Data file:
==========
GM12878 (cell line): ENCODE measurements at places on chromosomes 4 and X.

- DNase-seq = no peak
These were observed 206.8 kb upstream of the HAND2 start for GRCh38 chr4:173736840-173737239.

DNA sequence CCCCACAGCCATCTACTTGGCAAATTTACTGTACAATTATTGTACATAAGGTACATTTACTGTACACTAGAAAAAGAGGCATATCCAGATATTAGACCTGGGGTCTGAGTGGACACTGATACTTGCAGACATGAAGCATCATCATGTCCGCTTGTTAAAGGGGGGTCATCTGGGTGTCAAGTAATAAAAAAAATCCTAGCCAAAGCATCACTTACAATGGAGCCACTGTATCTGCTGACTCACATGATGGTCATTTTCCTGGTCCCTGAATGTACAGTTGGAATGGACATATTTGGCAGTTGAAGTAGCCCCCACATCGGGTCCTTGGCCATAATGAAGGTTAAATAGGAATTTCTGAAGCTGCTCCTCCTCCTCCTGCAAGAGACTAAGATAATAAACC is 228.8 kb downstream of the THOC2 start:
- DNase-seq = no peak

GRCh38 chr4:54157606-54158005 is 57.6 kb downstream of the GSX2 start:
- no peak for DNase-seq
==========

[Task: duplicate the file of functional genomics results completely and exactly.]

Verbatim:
GM12878 (cell line): ENCODE measurements at places on chromosomes 4 and X.

- DNase-seq = no peak
These were observed 206.8 kb upstream of the HAND2 start for GRCh38 chr4:173736840-173737239.

DNA sequence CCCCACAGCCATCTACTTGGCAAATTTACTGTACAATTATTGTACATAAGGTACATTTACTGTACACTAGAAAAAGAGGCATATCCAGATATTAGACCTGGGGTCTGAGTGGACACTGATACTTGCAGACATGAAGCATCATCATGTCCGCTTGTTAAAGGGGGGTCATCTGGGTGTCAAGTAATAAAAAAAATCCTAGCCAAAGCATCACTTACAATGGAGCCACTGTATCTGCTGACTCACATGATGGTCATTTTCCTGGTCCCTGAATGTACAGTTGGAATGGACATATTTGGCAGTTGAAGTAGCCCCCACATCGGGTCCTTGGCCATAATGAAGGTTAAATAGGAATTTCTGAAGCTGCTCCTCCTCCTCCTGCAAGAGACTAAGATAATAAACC is 228.8 kb downstream of the THOC2 start:
- DNase-seq = no peak

GRCh38 chr4:54157606-54158005 is 57.6 kb downstream of the GSX2 start:
- no peak for DNase-seq